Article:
With the June 2020 filing period just ended, I’m announcing that I am running for re-election as a New Hampshire State Representative. I filed in Hillsborough 27 this year, a change from the floterial district in which I ran in 2016 and served from 2018 until present. It was a tough decision to change my district. I have loved the towns of the ‘float’, but the rule of thumb if you want to continue to do the work in Concord is to run in the smallest district you have a good chance of winning. When not one, but two seats opened up from incumbents in Hollis, I felt it was time for me to officially make my move to run for an open seat in my home town. To all of the wonderful people of Milford, Mont Vernon and New Boston, know that I am still going to be working hard and doing the right thing for all Granite Staters, whether your town is on my name plate or not.
Thank you for your kindness and support in letting me into your homes, your meetings and your town events, so I was able to get to know the character of each community in the district. I hope you feel you know what the democratic majority’s goals were for this biennium, because our priorities were simple: increase the % of funding back to towns and schools to bring property tax relief; maintain a balanced budget that is sensible and responsible while supporting the community services that keep New Hampshire competitive and strong for all who live here. Maintain the solvency of our financial rating while bringing economic stability to families and businesses, an even more worthy goal in uncertain times.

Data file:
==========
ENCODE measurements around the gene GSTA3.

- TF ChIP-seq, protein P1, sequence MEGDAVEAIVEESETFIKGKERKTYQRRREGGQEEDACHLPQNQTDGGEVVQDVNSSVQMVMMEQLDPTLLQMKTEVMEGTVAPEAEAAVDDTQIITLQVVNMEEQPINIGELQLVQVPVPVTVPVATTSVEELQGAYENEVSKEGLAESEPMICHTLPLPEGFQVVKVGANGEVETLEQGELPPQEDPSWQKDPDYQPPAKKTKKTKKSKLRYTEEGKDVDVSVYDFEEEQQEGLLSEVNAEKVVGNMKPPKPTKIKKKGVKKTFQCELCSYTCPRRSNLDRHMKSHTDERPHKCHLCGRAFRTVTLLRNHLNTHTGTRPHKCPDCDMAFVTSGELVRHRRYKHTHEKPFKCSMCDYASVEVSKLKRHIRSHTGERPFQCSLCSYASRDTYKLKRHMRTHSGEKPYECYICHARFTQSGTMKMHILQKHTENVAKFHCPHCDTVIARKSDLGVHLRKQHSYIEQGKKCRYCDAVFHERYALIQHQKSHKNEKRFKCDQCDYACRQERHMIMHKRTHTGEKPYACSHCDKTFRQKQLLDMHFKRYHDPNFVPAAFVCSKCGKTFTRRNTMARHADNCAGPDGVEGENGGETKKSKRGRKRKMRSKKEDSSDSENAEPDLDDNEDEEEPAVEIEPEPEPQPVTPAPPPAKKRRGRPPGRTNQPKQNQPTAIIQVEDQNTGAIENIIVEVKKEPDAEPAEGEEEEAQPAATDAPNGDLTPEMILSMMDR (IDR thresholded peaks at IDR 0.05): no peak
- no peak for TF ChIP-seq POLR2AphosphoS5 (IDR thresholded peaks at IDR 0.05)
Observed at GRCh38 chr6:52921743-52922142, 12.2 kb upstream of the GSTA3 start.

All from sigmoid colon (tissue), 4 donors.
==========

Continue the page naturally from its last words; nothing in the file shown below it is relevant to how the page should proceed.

We delivered on that promise with over 138 million dollars in additional state funding to communities and school budgets (nearly 5 million of that went to the 4 towns of Hillsborough 40); and while our GOP colleagues keep pretending we tried to raise taxes and were doing crazy stuff with the budget, we simply worked on a different set of priorities, but the budget was pretty much level at around 12 billion. No big whoop!
Then, in early spring, the long-anticipated pandemic hit New Hampshire and our society and economy came to a screeching halt. This health crisis will have an impact on revenues well into 2021; and even with the 1.25 billion in CARES Act funding (which can only be used for COVID19 related expense reimbursements, employment security and business loan funding) current projections show a shortfall in state income that will mean a lot of hard and cooperative work by the next House, Senate and Governor’s office.
We tried for some stretch goals too, because we are the party of ideas. We passed a bill for paid family leave, an idea that is working in lots of states as a way to balance out the loss of security many workers have experienced as businesses find ways to lower their costs by cutting benefits. As NH labor works harder for their pay, benefits are often just out of reach due to part time hours, or how much it costs to buy and then use them. The data show that everyone needs time off at some point because of illness. So we passed HB712 in the House and the Senate, but this bill, along with 56 other valuable bills, was vetoed by the Governor. The GOP also spun this as an income tax. Yes, it would be paid for by a combination of payroll deduction and employer contribution, but it was a benefit we were adding that would make workers a little less insecure. This is a good illustration of those who are working to solve real problems and those who have no interest in learning about the actual problems people are facing.